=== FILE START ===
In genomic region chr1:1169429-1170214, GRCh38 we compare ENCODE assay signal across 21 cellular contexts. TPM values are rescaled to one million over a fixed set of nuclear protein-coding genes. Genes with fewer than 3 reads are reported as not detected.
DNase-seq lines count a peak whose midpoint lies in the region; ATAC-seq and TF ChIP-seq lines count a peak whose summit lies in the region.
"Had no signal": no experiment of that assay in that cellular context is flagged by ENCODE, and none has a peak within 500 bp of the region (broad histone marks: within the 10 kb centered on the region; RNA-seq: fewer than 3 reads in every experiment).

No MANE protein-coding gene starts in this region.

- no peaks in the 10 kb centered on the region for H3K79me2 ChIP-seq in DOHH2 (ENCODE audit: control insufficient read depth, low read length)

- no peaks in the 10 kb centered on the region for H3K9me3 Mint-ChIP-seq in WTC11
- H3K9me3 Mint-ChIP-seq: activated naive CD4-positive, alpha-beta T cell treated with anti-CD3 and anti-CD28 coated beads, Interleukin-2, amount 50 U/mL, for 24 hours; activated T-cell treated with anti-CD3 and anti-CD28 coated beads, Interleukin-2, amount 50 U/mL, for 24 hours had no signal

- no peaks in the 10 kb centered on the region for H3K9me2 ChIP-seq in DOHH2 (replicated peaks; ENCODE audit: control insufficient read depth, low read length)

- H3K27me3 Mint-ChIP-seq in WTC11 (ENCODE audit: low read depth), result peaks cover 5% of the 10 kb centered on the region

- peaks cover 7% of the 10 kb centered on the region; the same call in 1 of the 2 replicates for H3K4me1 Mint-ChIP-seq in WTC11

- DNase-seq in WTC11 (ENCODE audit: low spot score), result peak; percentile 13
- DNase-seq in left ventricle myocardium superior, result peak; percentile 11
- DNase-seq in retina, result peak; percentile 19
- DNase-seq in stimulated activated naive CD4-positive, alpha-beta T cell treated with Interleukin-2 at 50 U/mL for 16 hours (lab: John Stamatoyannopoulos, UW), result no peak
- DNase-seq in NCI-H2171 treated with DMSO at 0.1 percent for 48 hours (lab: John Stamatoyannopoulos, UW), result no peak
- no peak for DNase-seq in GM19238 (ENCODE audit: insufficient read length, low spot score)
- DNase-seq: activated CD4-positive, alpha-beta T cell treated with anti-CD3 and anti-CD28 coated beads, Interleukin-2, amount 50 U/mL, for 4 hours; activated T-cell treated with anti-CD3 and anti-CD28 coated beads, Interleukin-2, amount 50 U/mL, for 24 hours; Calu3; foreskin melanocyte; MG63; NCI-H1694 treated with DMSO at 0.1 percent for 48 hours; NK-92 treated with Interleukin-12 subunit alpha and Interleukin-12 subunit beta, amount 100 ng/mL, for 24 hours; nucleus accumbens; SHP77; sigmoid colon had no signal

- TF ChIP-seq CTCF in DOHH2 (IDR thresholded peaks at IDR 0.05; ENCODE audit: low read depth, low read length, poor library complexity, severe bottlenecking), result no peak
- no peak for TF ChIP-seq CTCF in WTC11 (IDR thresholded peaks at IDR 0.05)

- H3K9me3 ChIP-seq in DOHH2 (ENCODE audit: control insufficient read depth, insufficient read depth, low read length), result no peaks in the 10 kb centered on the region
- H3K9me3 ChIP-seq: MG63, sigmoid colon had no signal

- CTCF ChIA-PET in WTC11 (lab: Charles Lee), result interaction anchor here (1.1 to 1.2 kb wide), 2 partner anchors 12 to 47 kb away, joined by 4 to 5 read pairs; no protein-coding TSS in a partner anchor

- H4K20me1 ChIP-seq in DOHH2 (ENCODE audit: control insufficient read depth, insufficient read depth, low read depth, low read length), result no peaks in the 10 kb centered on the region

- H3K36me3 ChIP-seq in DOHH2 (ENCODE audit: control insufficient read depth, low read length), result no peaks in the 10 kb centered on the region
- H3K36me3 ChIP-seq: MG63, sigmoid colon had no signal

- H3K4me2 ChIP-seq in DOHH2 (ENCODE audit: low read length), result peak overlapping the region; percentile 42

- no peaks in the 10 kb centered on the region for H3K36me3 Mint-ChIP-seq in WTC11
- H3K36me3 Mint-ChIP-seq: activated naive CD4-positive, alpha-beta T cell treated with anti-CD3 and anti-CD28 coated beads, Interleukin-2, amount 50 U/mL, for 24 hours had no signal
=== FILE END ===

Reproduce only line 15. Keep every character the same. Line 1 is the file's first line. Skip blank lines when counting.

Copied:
- DNase-seq in NCI-H2171 treated with DMSO at 0.1 percent for 48 hours (lab: John Stamatoyannopoulos, UW), result no peak